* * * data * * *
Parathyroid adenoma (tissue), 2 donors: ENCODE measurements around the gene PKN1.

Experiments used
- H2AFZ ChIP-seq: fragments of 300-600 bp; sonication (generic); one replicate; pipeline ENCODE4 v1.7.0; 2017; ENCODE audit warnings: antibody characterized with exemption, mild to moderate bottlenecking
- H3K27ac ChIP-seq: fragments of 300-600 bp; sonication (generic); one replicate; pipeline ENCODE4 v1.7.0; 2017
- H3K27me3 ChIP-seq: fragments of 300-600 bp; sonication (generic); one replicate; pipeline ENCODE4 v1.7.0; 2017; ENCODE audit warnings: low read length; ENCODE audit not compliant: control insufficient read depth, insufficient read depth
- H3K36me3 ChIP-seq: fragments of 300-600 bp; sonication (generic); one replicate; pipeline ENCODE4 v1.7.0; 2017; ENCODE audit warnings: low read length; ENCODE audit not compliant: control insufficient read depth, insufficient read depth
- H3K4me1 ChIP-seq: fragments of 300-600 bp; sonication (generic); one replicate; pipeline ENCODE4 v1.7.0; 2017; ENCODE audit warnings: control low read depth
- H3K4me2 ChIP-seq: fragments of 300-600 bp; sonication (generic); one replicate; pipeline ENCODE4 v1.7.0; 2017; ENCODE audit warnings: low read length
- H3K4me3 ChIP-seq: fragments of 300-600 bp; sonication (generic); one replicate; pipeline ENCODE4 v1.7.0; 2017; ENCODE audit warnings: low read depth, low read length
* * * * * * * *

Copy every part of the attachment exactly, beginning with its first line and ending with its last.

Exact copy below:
Parathyroid adenoma (tissue), 2 donors: ENCODE measurements around the gene PKN1.

Experiments used
- H2AFZ ChIP-seq: fragments of 300-600 bp; sonication (generic); one replicate; pipeline ENCODE4 v1.7.0; 2017; ENCODE audit warnings: antibody characterized with exemption, mild to moderate bottlenecking
- H3K27ac ChIP-seq: fragments of 300-600 bp; sonication (generic); one replicate; pipeline ENCODE4 v1.7.0; 2017
- H3K27me3 ChIP-seq: fragments of 300-600 bp; sonication (generic); one replicate; pipeline ENCODE4 v1.7.0; 2017; ENCODE audit warnings: low read length; ENCODE audit not compliant: control insufficient read depth, insufficient read depth
- H3K36me3 ChIP-seq: fragments of 300-600 bp; sonication (generic); one replicate; pipeline ENCODE4 v1.7.0; 2017; ENCODE audit warnings: low read length; ENCODE audit not compliant: control insufficient read depth, insufficient read depth
- H3K4me1 ChIP-seq: fragments of 300-600 bp; sonication (generic); one replicate; pipeline ENCODE4 v1.7.0; 2017; ENCODE audit warnings: control low read depth
- H3K4me2 ChIP-seq: fragments of 300-600 bp; sonication (generic); one replicate; pipeline ENCODE4 v1.7.0; 2017; ENCODE audit warnings: low read length
- H3K4me3 ChIP-seq: fragments of 300-600 bp; sonication (generic); one replicate; pipeline ENCODE4 v1.7.0; 2017; ENCODE audit warnings: low read depth, low read length